Welcome to May! Not only is it the month of flowering trees, flowering shrubs, and well, flowering flowers, it is also National Elder Law Month. Elder law attorneys advise clients about a variety of issues, one of which is estate planning. However, estate planning is not just for older adults. As an estate planner and elder law attorney, I can cite a number of reasons why everyone over the age of 18 should have an estate plan. But what motivates most people to pick up the phone and make an appointment with an attorney to create their Will? I conducted a very un-scientific study of why clients decide to create or update their estate plan.
Here are the top five reasons that people decide to create or update their estate plan – in descending order.
5. They want to provide instructions for end-of-life care. Many people feel strongly about how they want to be cared for at the end of their lives. So long as someone is healthy enough to articulate instructions for their own care, they may direct the course of their care. But if a person is unwell and unable to articulate those instructions, then the only way their wishes can be carried out is if they have provided advance instructions about the care they wish to receive and appointed someone who has the legal authority to implement those instructions.
4. They want their estate to avoid probate. Probate avoidance is one of the primary reasons that people create an estate plan and rightfully so. Probate is the process of changing the title on assets when someone passes away from the deceased person’s name to the name of the legal representative for the estate. Probate is costly, it is a public proceeding, it invites contests and it takes a long time. Luckily, avoiding probate is fairly easy. Only assets that are in a person’s individual name at the time of death and that do not have a joint owner or beneficiary designated to receive them need to be probated. Owning assets jointly with another person (when appropriate), making sure there are beneficiaries designated on assets such as IRAs, 401Ks, annuities, and life insurance, and creating and funding a Living Trust, are all ways to avoid probate.
3. They want to reduce or eliminate estate taxes. The estate tax is a tax imposed on the value of assets an individual owns (or is deemed to own) at death. There is both a federal estate tax and a Massachusetts estate tax. The good news is that federal law gives each person a $12 million exemption from federal estate tax. As such, there are very few people who need to pay federal estate tax. The bad news is that Massachusetts grants its citizens only a $1 million freebie from estate tax. For many residents of Massachusetts who own a home, have a retirement account, and own life insurance, this $1 million threshold is quickly reached. Undertaking planning to reduce or eliminate the estate tax that their families will pay from their estates at death is a goal for many whose estate will subject to the estate tax.
2. They want to protect their assets from having to be spent down on long-term care costs. Many clients tell us they are concerned about the cost of long-term care and worried that those costs will consume all of their assets. Given the very high cost of long-term care, whether delivered at home or in a skilled nursing facility, these concerns are warranted. Learning about the options for planning to protect assets from needing to be spent down on long-term care well in advance of needing such care is vital to the success of achieving this goal. Learning the pros and cons of such planning, and why for some it may not be necessary, are also important. Long-term care planning is very specific to each individual, and is an area in which it is especially important for each client to get advice about their own particular circumstances.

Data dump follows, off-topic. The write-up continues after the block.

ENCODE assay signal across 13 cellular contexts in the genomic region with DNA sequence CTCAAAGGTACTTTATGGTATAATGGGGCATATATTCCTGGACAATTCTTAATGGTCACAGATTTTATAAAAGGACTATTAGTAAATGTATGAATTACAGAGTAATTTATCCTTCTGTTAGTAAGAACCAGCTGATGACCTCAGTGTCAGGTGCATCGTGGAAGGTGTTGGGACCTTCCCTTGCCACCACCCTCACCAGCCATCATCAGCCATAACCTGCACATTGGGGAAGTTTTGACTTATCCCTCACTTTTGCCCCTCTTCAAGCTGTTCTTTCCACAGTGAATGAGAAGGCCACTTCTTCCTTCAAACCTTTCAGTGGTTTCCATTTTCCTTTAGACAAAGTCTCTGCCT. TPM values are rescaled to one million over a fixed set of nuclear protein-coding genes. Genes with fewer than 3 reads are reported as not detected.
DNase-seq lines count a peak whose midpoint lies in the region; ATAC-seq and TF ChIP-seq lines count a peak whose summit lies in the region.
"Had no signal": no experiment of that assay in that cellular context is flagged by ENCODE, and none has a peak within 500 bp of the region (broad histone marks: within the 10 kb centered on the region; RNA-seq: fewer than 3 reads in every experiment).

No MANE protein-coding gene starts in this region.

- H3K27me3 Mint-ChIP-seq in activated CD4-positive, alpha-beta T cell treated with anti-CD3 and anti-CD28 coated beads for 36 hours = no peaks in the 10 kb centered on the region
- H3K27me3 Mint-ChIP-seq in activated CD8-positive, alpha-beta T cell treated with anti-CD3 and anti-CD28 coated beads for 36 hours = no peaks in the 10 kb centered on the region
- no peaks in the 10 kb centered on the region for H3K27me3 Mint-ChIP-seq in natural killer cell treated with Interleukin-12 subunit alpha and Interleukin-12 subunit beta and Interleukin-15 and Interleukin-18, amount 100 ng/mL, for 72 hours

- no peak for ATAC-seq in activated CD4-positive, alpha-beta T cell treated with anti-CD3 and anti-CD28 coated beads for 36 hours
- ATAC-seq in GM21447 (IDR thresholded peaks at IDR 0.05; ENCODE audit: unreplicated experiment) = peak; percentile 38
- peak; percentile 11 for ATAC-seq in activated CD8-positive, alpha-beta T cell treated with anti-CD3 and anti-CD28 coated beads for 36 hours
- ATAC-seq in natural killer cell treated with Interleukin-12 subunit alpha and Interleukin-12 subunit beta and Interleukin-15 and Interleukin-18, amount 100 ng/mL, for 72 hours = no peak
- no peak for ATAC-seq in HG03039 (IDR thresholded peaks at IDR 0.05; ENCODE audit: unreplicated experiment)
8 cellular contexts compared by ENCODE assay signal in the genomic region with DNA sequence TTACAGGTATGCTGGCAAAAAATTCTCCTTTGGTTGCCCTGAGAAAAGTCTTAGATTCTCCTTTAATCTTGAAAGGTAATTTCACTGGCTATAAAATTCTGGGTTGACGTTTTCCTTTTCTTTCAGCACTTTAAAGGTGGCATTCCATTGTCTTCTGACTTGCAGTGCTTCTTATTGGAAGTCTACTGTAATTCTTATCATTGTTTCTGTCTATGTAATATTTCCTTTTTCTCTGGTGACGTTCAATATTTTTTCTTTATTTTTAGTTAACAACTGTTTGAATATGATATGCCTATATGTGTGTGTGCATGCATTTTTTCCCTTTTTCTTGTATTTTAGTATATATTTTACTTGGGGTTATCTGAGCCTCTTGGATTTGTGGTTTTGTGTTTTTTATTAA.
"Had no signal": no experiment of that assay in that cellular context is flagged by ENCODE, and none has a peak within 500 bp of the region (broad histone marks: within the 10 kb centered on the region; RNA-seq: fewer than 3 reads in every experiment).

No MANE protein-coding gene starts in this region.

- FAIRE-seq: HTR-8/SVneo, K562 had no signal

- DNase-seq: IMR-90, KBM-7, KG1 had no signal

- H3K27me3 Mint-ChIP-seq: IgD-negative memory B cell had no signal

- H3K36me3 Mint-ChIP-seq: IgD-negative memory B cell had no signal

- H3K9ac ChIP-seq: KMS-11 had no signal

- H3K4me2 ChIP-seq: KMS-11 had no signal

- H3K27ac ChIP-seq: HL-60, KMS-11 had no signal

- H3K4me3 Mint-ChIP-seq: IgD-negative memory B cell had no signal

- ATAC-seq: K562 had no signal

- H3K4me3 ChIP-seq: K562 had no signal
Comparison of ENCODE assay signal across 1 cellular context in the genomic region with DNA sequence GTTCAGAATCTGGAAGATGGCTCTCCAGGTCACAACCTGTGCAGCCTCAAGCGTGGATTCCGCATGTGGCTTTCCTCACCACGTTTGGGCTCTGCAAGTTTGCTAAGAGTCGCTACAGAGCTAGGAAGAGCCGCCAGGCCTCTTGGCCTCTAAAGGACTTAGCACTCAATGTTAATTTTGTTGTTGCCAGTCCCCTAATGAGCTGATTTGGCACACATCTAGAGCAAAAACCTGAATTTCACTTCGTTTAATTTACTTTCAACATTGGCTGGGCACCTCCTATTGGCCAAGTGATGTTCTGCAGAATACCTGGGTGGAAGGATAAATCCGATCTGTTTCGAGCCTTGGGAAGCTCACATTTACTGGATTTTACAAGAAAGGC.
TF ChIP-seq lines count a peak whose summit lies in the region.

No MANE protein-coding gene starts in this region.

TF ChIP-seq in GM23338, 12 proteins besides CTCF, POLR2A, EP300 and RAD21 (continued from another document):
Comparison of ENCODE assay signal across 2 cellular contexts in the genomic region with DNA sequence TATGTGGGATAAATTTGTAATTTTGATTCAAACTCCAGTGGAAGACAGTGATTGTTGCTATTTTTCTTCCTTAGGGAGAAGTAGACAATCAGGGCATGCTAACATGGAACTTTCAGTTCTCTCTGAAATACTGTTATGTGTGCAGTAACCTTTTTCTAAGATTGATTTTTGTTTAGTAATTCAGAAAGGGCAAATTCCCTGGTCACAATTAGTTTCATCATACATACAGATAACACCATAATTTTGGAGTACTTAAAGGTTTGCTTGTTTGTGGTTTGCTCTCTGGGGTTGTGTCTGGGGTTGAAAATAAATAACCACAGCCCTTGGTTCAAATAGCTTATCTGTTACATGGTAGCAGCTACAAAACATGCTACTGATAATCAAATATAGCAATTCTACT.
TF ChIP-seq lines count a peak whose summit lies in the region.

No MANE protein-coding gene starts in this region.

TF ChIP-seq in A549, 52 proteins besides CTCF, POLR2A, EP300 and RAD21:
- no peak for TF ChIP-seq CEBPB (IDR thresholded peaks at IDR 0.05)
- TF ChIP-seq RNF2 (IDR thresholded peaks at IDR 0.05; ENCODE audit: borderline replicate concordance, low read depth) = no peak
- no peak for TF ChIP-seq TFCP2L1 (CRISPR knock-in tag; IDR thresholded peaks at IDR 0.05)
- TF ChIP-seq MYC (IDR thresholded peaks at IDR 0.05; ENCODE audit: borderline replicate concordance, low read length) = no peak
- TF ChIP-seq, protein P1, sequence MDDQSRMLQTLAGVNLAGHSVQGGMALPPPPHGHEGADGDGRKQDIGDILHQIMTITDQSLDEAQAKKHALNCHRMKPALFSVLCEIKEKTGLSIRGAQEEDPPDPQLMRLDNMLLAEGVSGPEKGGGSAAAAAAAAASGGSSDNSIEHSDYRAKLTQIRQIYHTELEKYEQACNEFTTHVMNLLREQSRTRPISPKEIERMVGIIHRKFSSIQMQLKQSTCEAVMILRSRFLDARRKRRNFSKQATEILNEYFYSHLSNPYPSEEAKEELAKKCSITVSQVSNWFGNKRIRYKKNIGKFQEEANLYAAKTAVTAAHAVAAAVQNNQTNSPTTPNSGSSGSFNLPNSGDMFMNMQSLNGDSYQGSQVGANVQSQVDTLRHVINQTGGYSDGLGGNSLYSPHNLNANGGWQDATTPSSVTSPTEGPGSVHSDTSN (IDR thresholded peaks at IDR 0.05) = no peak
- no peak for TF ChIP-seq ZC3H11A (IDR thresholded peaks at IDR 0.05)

1. They want to provide for and protect their loved ones. The number one concern that clients have is for their families. Whether it’s parents with young children, older folks with grown children, a married couple with no children, or the favorite auntie or uncle, they all want to make sure their loved ones are taken care of when they are no longer around to do so. This means different things at different stages of life. For parents of young children, it means naming guardians for those children and ensuring there are resources available to raise them. For those with adult beneficiaries, it may mean setting up their plan to provide creditor protection for the inheritance they leave to children or nieces and nephews. And for older couples, making sure that the survivor of them is left in the best possible circumstances upon the death of the first spouse is of paramount concern.
There are many reasons people make the decision to create or update their estate plan on a given day. Sometimes it’s circumstantial, such as the death of a loved one or a medical diagnosis. But underneath those circumstances is a desire to ‘get one’s house in order’. If we can help you with your estate or long-term care planning, please contact us to schedule a time to speak with one of our experienced estate planning and elder law attorneys.
Attorney Suzanne R. Sayward is a partner with the Dedham law firm of Samuel, Sayward & Baler LLC which focuses on advising its clients in the areas of estate planning, estate settlement and elder law matters. She is certified as an Elder Law Attorney by the National Elder Law Foundation, a private organization whose standards for certification are not regulated by the Commonwealth of Massachusetts. This article is not intended to provide legal advice or create or imply an attorney-client relationship. No information contained herein is a substitute for a personal consultation with an attorney. For more information visit our website at www.ssbllc.com or call 781/461-1020.
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